My grandfather arrived in Northern California in 1900. He'd left Delebio, his home town in northern Italy, primarily, he said, because he didn't like to be told when to farm by the Pope, who prohibited farming on Sunday. He left his wife and two children in Italy, telling them he'd send for them when he had saved enough money to bring them over.
For several years Carlo Scaramella worked the woods outside Cleone and loaded lumber boats with railroad ties at several north coast towns. Once, while loading lumber off Little River, a storm blew up and the lumber boat captain decided that he better get out of there. The captain put out to sea; he said he didn't have time to put anybody ashore. Carlo was headed to San Francisco on an involuntary trip. But he didn't make it. The captain lent Carlo a rowboat somewhere near Stewart's Point and bid him bon voyage. He walked all the way back to Cleone.
It took him a couple of weeks to get back. He worked his way north, doing odd jobs. On the way he stopped and visited other Italian immigrants, and probably had a few of sips of wine. By 1906 Carlo had finally saved enough money to arrange for his wife and sons, Joe and John, ages 7 and 8, to come to California. (My father, Gene Scaramella, was born on the family homestead near Gualala.) My grandmother wasn't too happy about leaving her extended family in Italy and her hometown but she was a dutiful peasant wife. They took a train from their hometown to Milan, then to Genoa. From Genoa they took a boat through the Mediterranean, the straits of Gibralter and around the Iberian peninsula to Northern France where they embarked on the journey of their lives by steamship — steerage class, sleeping in hammocks, eating from the hampers of food they'd brought with them. The Scaramellas arrived in New York two weeks after they'd left Delebio.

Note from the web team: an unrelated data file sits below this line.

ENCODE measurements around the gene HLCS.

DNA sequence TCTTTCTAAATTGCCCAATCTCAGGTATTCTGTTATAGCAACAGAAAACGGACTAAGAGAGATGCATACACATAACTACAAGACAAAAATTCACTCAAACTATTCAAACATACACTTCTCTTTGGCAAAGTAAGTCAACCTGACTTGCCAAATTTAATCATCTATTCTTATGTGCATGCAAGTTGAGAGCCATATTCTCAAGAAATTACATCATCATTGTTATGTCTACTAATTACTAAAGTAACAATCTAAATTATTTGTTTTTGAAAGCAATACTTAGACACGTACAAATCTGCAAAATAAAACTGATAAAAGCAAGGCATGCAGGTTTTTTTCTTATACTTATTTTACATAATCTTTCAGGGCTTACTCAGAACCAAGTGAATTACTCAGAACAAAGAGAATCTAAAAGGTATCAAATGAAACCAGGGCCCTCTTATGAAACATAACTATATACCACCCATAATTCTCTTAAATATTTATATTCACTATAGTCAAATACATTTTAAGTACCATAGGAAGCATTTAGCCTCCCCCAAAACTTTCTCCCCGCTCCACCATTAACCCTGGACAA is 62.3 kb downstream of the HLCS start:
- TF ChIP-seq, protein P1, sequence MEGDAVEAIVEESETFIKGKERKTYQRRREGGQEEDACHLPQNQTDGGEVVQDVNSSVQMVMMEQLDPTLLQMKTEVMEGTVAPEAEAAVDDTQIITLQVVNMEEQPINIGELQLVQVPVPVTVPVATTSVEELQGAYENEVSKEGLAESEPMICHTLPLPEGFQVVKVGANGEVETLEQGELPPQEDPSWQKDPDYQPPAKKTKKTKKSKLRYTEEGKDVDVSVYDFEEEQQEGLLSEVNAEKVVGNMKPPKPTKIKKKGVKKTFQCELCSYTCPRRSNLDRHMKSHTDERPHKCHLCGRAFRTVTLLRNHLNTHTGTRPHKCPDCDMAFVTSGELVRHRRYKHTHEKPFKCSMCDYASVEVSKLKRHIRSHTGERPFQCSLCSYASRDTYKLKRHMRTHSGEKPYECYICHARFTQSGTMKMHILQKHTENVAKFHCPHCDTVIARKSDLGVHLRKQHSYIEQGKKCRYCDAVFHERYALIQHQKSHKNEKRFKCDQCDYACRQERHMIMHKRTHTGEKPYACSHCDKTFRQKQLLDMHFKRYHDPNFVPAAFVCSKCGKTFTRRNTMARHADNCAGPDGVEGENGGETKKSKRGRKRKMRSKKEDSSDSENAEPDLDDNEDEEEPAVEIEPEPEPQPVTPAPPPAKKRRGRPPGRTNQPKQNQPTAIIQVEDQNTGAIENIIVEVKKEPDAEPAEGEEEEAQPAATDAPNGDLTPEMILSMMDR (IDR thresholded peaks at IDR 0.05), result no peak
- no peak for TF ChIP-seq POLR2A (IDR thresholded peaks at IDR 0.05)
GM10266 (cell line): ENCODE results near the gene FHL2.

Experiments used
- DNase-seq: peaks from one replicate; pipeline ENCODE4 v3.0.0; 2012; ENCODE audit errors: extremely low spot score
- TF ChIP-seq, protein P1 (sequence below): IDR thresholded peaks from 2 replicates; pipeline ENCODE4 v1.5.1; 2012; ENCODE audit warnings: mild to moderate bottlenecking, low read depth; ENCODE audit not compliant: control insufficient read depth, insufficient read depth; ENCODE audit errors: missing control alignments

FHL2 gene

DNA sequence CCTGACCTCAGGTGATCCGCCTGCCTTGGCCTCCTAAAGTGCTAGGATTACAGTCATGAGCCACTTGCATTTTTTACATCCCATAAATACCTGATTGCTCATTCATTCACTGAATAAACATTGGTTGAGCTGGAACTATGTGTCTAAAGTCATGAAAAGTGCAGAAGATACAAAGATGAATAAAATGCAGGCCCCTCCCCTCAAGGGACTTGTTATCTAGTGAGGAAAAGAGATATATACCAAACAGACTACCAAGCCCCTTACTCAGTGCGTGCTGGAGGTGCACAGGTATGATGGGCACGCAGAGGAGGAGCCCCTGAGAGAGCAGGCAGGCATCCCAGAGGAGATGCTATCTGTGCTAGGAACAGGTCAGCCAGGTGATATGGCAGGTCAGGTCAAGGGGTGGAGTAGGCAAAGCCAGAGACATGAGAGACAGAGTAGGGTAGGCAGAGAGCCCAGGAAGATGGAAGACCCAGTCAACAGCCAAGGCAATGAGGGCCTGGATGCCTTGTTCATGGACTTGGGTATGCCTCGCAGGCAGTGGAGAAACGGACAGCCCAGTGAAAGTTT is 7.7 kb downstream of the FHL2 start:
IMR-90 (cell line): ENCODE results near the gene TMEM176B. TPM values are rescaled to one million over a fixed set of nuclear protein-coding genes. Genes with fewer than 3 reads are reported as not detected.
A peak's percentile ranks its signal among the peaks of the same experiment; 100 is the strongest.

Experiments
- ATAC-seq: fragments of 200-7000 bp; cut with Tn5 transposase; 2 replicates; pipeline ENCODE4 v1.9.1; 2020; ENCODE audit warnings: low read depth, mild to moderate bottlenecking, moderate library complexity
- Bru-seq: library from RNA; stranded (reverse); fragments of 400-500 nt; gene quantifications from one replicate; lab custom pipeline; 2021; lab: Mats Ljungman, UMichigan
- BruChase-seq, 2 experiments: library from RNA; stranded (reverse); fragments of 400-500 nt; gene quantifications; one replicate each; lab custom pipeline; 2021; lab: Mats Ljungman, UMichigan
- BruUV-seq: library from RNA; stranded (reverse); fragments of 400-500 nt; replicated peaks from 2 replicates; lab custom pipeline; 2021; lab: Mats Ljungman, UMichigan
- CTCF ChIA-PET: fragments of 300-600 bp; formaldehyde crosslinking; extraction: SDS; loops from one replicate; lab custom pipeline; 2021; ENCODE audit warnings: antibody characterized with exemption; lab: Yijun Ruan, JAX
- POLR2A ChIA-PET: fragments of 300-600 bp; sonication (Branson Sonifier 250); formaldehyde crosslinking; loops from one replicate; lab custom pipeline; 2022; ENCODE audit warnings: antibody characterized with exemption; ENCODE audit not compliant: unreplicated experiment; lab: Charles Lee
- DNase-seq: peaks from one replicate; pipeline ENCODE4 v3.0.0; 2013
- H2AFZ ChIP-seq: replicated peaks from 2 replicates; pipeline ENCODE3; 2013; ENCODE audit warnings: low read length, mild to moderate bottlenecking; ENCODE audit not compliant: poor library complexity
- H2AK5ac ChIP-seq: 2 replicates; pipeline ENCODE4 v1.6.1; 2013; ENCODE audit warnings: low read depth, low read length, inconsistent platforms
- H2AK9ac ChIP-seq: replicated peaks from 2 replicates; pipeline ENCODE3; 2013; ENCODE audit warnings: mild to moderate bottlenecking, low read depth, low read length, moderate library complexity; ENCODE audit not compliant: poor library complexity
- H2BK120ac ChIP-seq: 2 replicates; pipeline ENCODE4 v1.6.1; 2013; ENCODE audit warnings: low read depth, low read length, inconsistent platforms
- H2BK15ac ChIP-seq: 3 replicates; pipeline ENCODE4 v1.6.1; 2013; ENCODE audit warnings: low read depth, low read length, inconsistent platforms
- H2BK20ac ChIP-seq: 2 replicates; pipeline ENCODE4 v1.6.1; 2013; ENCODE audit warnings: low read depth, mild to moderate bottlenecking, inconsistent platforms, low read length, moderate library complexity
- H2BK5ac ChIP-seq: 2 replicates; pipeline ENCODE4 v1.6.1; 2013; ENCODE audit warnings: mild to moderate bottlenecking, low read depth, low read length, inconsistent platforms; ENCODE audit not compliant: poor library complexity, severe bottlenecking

During the voyage they were crowded down in the ship's hold in conditions Carlo’s son Joe later described as "pretty miserable." After arriving at Ellis Island and being processed through the demeaning entry process where they were examined like livestock, they managed to find a friend of Carlo’s who spoke English. (Carlo had written ahead to his friend about his wife and sons' pending arrival.) They then took the transcontinental train to San Francisco, arriving on the 17th of April, 1906.
My grandfather had made arrangements to meet his wife and sons the next day and accompany them back to Mendocino County on the steamer "Pomo," which was scheduled to leave San Francisco at 10am on the 18th.
But Carlo’s plans were memorably disrupted.
A little after 5am on the morning of April 18th, the 1906 earthquake sundered San Francisco from its previous reality.
The ground heaved and buildings shook. The quake lasted for less than a minute, sheering facades off buildings, ripping houses from their foundations, and opening a rift in the ground some 270 miles long and up to 21 feet deep in some places.
There was a fire in the hotel where my grandmother and her two boys had put in the night before. Screaming hotel staffers ordered everybody to get out! Now!
My grandmother lost all her belongings, including her fine laces and other prized family heirlooms she'd brought from Italy and had carefully stored in a shipping chest which she had no time to get out of the building before it was destroyed.
When Anna got into the street she saw utter chaos. People were running everywhere in every direction. She heard hysterical stories of people being crushed by falling masonry, people being burned alive in buildings. The city was burning.